The Mahavira On Reaching Nirvana Essay, Research Paper The Mahavira and the Buddha share the same fundamental beliefs in Karma and dharma, however, their philosophies on how to achieve Nirvana differ greatly. Self denial,
The Mahavira On Reaching Nirvana Essay, Research Paper
The Mahavira and the Buddha share the same fundamental beliefs in Karma and dharma,
however, their philosophies on how to achieve Nirvana differ greatly. Self denial,
meditation, and enlightenment are the three major ways these two individuals believed
helped to reach Nirvana. The Mahavira believed that self denial and meditation were the
ways to achieving Nirvana, when the Buddha believed that enlightenment was the way.
In the Hinduism religion, the belief is that a person must obey the law of Karma.
Karma refers to all of the actions of a person?s life that affect his fate in the next life. To
Hindus, all existence is ranked. Humans first, then animals, plants, then objects like rocks
and water. This is the caste system. People who live virtuously earn good Karma and are
reborn at a higher level of existence. Those who do evil, acquire bad Karma and are
reborn into suffering. Dharma are the religious and moral duties of an individual. These
duties vary according to age, class, occupation, and gender. By obeying one?s dharma, a
person acquires merit for the next life. The concepts of Karma and dharma helped insure
the social order by supporting the caste system.
Ahimsa, or non-violence, is another key moral principle of Hinduism. All people
and all things are to be respected, according to Hindus. Mahavira was a reformer that
taught and developed an extreme form of ahimsa. He founded Jainism around 500 B.C.E.
This was a new religion that grew out of Hindu tradition. His teachings emphasized
meditation and self denial. He did not believe in Karma and dharma and the the cycle of
being reborn into another life. Reformers like Mahavira rejected Brahmans domination and
offered other paths to truth.
The Mahavira?s beliefs on reaching Nirvana were through self denial and
meditation. His beliefs are taught in the five great vows. These vows were:
1) ?I renounce all killing of living beings, whether subtle or gross, neither
moveable or unmoveable……?
2)?I renounce all vices of lying speech arising from anger, or greed, or fear,
3)?I renounce all taking of anything not given, either in a village or a town or
a wood, either of little or much, of small or great…..?
4)?I renounce all sexual pleasures, either with gods or men, or animals…?
5)?I renounce all attachments, whehter little or much, small or great, living or
He lived his life as a beggar, and committed no sin. His life was tedious so that he could
Another reformer, Siddhartha Guatama founded a new religion, Buddhism.
Buddhism and Hinduism grew out of Vedic traditions. They both accepted the law of
Karma and dharma, and believed in a cycle of rebirth. Non-violence was also central to
Buddhism. Guatama lived a sheltered life and was not aware that suffering and pain were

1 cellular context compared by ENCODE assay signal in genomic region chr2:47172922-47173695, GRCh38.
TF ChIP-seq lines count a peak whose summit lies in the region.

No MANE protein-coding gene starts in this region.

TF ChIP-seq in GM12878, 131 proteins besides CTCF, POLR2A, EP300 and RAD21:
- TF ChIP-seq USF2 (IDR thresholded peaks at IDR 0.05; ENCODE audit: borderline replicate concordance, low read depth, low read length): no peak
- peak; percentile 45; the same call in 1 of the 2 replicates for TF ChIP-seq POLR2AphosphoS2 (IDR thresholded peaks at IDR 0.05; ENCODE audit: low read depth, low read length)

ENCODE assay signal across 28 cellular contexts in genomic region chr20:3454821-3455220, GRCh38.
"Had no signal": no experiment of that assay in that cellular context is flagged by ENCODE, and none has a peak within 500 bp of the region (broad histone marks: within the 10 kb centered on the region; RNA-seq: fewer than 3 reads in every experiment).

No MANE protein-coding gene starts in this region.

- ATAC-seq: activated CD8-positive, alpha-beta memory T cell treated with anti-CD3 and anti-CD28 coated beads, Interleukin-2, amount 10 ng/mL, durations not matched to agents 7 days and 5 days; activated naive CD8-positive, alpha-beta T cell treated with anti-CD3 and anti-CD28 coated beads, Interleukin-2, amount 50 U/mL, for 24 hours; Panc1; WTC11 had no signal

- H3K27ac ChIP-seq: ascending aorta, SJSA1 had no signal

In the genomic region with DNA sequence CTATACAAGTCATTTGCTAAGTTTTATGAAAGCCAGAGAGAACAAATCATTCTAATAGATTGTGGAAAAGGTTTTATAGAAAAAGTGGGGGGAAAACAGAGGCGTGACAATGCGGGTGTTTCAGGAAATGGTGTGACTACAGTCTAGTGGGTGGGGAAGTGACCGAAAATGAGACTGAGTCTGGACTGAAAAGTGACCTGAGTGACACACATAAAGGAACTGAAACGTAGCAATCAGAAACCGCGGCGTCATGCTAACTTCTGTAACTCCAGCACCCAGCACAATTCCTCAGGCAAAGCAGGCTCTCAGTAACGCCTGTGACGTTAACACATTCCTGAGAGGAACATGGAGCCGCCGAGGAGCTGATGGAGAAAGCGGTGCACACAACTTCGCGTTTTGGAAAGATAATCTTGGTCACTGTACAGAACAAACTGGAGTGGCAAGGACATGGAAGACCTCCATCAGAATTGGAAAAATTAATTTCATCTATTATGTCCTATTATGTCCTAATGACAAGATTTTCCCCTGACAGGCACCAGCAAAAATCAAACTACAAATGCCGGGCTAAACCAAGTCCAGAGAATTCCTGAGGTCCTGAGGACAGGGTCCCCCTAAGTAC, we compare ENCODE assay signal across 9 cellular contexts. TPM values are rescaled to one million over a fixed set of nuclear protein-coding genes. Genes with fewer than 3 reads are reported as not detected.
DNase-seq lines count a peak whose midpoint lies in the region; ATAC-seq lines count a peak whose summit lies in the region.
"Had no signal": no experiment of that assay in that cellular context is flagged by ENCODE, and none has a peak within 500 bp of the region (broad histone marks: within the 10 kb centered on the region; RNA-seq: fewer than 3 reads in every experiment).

present in the world. Once this became aware to him, he decided to try and change it. His
teachings eventually spread across Asia to become a very influential religion. Siddhartha
Guatama, known as the Buddha, believed in the four noble truths. These are:
1)All life is full of suffering, pain, and sorrow.
2)The cause of suffering is the desire for things that are really illusions, such
as riches, power and long life.
3)The only cure for suffering is to overcome desire.
4)The way to overcome desire is to follow the Eightfold Path.
Buddha described the Eightfold Path as ?Right Belief, Right Aspirations, Right Speech,
Right Conduct, Right Means of Livelihood, Right Endeavor, Right Memory, and Right
Meditation.? (76) One must be knowledgeable about the Eightfold Path and follow it.
Buddha believed enlightenment was the way to reach Nirvana. The first two steps
are committing one?s self to the Eightfold Path, and understanding the Four Noble Truths.
Then, a person had to live a moral life, avoiding evil. Through meditation, a person might
achieve enlightenment. That is how the Buddha reached enlightenment, through
meditating under a tree. The final goal is Nirvana, which is union with the universe and a
release from the cycle of rebirth.
Unlike Buddha, the Mahavira urged his followers to endure the extreme path of
self denial. He became known as The Great Hero. He was an unusual here. Honored not
because he had only conquered, but because he had conquered himself.
Essentially, the Mahavira achieved Nirvana through self denial and meditation. The
Mahavira achieved Nirvana through meditation and self denial. If one denied himself of
things he did not need, he would reach Nirvana. The Buddha, however, achieved Nirvana
through enlightenment; as soon as one accepts the fact that pain and suffering exist, and
don?t expect certain things, one reaches Nirvana, which ends the Wheel of Rebirth.
The Mahavira and the Buddha both believed that Karma and dharma and the cycle
of rebirth were wrong. Rather they believed in reaching Nirvana. This way any person had
hope of coming out of the rebirth cycle. They had similar views on religious fundamentals,
but very different views on how to reach Nirvana.
The Human Record Volume I: To 1700, written by Andrea/Overfield, 1998 Houghton Mifflin Co.
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